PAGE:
TWO years ago, I began researching a long story about homelessness for The Big Issue. My article followed the fortunes of two people: Albert, who had been homeless most of his life; and Dee, who was on the brink of it, for the first time.
It was a privilege to be let into their lives. Afterwards I tried to stay in touch, but Albert changed his number before long; I don’t know what he’s doing now. Dee and I, though, are still in contact. After the article was published, something extraordinary happened that involved us both, and a man named Rob, from Sydney, who happened to buy a copy of that edition.
Dee had just turned 40 when I met her. It was two decades since she’d moved here from New Zealand. Lately, she’d had a run of bad luck: a serious workplace injury and an associated legal dispute, then cervical cancer, and then her long-term rental house was put up for sale.
She had moved to a flimsy unit, far away from her neighbourhood, but even so, was paying higher rent. One of her daughters moved out. Dee fell further and further behind; the eviction notice was only days away.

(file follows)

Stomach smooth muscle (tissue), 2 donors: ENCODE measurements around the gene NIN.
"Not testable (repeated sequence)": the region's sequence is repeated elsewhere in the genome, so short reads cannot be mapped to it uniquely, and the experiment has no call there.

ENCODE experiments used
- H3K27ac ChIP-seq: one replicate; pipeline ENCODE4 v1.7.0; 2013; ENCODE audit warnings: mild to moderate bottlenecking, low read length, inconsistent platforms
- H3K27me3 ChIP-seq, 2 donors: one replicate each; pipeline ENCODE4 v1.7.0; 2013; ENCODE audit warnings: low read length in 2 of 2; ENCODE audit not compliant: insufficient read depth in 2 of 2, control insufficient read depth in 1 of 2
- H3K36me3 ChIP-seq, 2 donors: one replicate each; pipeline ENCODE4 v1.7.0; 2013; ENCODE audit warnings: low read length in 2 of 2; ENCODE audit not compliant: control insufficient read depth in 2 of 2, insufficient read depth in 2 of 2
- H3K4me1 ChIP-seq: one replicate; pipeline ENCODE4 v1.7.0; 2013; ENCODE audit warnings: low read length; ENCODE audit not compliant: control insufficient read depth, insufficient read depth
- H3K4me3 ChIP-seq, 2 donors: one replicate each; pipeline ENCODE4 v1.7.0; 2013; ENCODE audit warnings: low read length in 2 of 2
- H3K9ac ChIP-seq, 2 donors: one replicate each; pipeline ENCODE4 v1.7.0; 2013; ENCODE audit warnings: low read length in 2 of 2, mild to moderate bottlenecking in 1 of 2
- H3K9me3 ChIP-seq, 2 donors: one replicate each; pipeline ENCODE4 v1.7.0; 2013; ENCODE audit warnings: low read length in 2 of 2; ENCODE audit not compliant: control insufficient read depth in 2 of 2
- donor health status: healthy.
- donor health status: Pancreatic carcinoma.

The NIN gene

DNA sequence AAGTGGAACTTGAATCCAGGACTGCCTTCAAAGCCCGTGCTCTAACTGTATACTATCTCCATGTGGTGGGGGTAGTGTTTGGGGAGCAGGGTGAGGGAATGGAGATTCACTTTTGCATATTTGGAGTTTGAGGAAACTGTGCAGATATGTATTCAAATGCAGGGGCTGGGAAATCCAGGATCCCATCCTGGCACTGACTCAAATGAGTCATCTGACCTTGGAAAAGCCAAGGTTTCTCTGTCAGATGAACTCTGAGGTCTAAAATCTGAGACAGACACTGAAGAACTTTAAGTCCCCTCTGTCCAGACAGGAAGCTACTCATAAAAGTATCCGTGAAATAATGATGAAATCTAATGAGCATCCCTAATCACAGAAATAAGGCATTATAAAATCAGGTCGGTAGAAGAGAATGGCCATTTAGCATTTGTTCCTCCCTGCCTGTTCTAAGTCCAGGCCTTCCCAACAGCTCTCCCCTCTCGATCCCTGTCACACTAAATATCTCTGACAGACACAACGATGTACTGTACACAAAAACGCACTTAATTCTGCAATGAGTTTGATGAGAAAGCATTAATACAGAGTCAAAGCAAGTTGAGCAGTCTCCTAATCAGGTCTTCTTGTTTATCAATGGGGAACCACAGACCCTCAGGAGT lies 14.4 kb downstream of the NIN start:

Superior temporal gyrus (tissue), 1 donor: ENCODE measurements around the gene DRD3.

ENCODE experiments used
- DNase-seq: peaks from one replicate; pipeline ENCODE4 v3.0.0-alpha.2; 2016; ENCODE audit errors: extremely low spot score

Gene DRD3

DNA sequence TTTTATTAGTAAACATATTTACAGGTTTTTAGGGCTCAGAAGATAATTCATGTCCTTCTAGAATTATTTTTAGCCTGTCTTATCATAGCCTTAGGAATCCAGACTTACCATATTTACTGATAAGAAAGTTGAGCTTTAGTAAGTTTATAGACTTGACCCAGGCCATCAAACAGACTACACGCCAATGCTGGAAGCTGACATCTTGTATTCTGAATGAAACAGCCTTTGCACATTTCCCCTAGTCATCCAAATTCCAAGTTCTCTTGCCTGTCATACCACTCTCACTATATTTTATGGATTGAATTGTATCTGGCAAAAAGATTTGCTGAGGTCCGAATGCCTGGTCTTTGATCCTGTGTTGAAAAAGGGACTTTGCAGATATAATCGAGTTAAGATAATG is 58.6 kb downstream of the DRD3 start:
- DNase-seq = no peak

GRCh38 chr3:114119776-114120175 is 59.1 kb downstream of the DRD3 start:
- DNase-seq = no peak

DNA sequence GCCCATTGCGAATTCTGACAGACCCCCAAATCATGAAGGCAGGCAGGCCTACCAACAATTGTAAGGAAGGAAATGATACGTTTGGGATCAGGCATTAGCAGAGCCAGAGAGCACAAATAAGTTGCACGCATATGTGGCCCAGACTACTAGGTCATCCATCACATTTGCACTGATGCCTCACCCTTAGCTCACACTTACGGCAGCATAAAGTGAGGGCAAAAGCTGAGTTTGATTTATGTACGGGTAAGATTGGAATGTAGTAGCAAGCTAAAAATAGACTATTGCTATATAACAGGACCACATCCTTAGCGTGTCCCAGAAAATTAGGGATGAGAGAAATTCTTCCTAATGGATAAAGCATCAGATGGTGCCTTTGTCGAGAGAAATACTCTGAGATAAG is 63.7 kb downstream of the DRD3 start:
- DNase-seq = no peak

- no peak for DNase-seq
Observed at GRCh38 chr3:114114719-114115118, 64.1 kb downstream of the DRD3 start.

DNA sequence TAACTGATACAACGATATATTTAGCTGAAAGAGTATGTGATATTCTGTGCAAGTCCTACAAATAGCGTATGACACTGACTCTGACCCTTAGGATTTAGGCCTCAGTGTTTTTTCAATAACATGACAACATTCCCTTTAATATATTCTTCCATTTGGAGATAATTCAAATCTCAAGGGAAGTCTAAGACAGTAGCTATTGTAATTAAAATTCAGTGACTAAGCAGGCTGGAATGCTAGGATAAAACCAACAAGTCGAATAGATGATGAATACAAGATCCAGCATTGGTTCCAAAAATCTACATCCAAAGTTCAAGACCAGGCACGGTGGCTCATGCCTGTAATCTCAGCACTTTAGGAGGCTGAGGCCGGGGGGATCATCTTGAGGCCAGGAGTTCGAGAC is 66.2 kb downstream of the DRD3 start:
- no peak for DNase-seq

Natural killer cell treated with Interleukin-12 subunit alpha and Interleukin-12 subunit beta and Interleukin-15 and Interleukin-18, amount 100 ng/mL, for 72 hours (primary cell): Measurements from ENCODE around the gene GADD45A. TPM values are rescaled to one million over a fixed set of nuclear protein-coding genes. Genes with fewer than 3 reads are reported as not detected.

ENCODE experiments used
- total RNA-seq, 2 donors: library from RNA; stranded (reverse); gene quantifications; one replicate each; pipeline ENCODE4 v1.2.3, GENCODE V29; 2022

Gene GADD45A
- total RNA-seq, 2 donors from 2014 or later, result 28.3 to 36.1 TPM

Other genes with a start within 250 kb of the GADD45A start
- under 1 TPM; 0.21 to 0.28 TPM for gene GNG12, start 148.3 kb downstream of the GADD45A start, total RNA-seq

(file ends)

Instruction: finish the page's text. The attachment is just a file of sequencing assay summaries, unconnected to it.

When I visited, she introduced me to Brandi, her big handsome dog. “She’s depressed – it’s too small here,” Dee said. “Her face wasn’t grey, but she’s gone grey like me.” She rubbed the dog between the ears. “We’ve turned old, haven’t we?”
Another time, when I left her house, she walked with me as far as her letterbox. In the article I wrote this:
“It was the first time I’d seen her outside her unit, unencumbered by the closeness of the walls and the darkness of her lounge. As I walked away she bent down to pick up her mail and called out, ‘Want to take my bills?’ She gave me a big throaty laugh. I laughed with her and for an instant everything seemed like it would turn out okay, until I remembered it probably wouldn’t.”
That’s what I thought. Albert had found a place in supportive housing – he’d had a tough life, but maybe things had turned around. For Dee, I just couldn’t imagine a way out.